"We had mixed feelings," said Anderson. "We felt guilty about leaving, but happy to be safe."
Considering the severity of the disaster, the aid and recovery effort will surely last for months, even years, to come. According to Kim Escudero of Mammoth Medical Missions, the group is willing to continue their work there. "It's all dependent on time commitment, money, and supplies, but we would definitely like to return," she said.
Here in Southern California, home of the largest Filipino community, not only in the United States, but outside of the Philippines, concern about the typhoon was extremely high, as it was not only the top story on ethnic community media, but on mainstream media as well. And on the Internet and social media, the deluge of information, opinion and rumor related to the disaster was overwhelming in and of itself. With both the perception and reports of certain political figures in the Philippines either intercepting relief supplies or usurping credit for political or personal gain being commonplace news, there was concern over which charities were reputable and effective.
One member of the Filipino American community decided to use his talents to create a resource to address that. Moonie Lantion, a tech professional from Los Angeles with some 15 years experience in the industry, created the website PhilippineRelief.com, where information on reputable charities and typhoon-related benefit events is aggregated and posted online.
"There needed to be some place to centralize two main pieces of info -- one, where can people donate; and two, what events can people go to in order to support," he said. "It was spread out all over social media, so I just wanted to put it all in one place that's easy to access."
Information-sharing was not only done in the virtual world but in real life as well. Last week, Lantion, along with over 50 other Filipino American professionals from the corporate, nonprofit, academic, and arts fields, assembled for an emergency summit at the headquarters of the nonprofit Search to Involve Pilipino Americans in L.A.'s Historic Filipinotown, to share news, announcements, and expedite the planning process for local relief efforts and long-term aid to rebuild the central Philippines.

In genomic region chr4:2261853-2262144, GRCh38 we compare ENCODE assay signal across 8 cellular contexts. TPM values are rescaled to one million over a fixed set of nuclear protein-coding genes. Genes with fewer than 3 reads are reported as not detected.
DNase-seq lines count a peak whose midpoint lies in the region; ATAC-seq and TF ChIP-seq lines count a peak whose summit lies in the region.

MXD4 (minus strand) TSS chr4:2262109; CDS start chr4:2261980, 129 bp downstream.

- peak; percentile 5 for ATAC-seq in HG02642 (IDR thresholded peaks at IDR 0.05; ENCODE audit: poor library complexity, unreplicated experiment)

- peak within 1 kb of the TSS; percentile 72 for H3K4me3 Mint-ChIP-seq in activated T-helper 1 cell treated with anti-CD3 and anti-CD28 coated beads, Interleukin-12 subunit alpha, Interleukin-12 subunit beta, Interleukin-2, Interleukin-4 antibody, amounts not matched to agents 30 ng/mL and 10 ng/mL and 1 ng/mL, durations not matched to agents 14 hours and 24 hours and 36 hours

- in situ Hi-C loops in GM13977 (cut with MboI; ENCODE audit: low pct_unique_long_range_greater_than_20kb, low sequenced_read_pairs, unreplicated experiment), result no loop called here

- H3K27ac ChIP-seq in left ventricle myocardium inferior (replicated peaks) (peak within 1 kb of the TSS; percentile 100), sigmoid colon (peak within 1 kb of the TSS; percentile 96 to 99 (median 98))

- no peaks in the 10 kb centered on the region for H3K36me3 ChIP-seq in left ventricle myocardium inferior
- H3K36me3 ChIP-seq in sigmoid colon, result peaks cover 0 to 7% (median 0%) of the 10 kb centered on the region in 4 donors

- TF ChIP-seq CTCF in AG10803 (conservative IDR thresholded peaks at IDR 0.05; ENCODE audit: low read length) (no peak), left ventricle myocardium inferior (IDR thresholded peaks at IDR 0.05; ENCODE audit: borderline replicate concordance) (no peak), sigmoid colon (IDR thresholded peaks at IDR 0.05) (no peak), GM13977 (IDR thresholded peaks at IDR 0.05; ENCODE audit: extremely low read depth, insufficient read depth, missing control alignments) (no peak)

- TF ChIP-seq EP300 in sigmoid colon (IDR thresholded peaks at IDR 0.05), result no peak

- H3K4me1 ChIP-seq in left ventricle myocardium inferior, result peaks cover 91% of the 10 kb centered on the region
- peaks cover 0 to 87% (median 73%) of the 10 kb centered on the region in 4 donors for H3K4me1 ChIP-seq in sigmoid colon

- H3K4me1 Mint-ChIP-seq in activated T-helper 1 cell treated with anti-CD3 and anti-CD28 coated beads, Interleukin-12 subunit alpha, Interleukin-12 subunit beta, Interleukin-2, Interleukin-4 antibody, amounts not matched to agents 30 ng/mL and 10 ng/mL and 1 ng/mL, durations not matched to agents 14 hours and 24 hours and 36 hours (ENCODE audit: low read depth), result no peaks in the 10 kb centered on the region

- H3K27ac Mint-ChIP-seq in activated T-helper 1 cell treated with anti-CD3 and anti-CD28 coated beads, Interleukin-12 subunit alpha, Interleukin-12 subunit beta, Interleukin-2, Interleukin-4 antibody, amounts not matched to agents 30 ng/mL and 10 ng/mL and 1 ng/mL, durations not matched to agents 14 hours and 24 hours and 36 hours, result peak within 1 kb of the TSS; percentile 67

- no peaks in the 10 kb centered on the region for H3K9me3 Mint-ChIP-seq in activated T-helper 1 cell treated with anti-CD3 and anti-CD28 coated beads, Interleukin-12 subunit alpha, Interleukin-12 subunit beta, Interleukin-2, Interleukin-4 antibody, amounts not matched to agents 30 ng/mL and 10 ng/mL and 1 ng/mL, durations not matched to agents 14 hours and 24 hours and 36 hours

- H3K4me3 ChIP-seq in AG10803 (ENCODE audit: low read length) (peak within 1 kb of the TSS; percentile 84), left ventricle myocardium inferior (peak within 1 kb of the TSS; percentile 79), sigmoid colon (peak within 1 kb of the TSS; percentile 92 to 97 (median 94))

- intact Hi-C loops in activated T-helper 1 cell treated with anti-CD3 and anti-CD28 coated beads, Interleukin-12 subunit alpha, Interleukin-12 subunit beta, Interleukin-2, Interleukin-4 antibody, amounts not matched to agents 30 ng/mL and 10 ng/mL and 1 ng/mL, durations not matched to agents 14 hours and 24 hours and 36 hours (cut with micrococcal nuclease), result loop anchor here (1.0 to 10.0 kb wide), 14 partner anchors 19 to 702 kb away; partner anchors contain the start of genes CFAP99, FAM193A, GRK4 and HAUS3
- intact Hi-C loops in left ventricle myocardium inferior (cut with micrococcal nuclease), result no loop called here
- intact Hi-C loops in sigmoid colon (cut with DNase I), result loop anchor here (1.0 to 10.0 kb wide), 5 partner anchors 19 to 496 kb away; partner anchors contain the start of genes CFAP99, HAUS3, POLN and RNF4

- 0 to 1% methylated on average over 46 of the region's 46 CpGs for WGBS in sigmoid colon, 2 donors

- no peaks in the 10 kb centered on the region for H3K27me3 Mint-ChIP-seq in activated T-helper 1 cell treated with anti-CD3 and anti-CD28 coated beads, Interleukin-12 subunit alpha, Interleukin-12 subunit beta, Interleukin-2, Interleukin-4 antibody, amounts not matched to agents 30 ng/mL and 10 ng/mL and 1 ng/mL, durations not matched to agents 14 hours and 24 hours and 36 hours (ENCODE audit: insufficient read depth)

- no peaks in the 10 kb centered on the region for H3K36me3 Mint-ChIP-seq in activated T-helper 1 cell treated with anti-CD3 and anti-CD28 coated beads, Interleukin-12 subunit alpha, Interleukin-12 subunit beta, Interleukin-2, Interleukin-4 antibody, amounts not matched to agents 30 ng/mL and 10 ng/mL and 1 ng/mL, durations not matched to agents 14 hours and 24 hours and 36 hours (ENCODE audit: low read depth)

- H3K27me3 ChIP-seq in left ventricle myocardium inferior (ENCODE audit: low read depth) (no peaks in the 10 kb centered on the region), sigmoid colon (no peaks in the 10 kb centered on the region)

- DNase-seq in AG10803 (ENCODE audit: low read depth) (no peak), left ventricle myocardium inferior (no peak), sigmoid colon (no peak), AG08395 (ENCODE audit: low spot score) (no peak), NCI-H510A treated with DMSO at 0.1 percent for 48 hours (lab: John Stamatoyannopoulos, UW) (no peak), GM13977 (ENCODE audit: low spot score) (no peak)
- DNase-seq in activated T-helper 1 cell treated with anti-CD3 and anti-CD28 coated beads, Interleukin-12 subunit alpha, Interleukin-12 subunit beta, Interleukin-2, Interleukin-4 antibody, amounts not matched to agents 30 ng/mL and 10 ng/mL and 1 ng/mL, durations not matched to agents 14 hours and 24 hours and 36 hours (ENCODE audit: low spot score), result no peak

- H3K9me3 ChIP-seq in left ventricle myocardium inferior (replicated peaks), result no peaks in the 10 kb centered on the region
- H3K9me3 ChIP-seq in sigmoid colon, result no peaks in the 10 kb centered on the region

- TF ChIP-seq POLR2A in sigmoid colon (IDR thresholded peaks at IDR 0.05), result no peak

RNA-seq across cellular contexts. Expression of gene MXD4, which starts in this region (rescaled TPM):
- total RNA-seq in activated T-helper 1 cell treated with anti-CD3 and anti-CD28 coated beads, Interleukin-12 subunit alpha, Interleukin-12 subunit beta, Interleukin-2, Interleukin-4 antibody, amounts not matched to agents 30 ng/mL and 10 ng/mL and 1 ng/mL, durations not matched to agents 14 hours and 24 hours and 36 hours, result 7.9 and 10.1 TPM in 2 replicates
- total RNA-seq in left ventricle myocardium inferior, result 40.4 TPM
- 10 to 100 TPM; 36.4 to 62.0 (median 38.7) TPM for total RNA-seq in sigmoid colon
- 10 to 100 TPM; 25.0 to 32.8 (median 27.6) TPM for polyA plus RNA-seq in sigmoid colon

"The Filipino American community is very diverse -- we have a hundred groups and of course the share of drama and competition that comes with having that many groups," said Annalisa Enrile, a professor at the USC School of Social Work who organized the meeting. "But when there is something big that happens, we also have the spirit of Bayanihan (Tagalog for "communal effort") which brings is all together despite our various agendas."
Enrile continued, "The meeting at SIPA was meant to be a space where we could check in, share our ideas, and connect our resources. Also even though we are an ocean away, this is our way of being a type of first responder. As soon as this happened a lot of people in that room were in the ground doing work, fielding calls, trying to establish systems. It was good for us to come together in once space and be with one another for support- this is the way you build and maintain community."
A three-hour telethon that aired on KTLA-TV last Sunday night raised some $152,000 for the American Red Cross to go towards Philippine typhoon relief. Immaculate Heart of Mary Church in East Hollywood, home to a large Filipino congregation, netted $20,000 at a benefit concert there last weekend. The popular Eagle Rock foodie establishment The Oinkster, owned by Filipino American chef Andre Guerrero, sold Adobo Burgers last weekend for typhoon relief. Other establishments held donation drives. And more concerts, drives, and benefit events are planned for the coming weeks.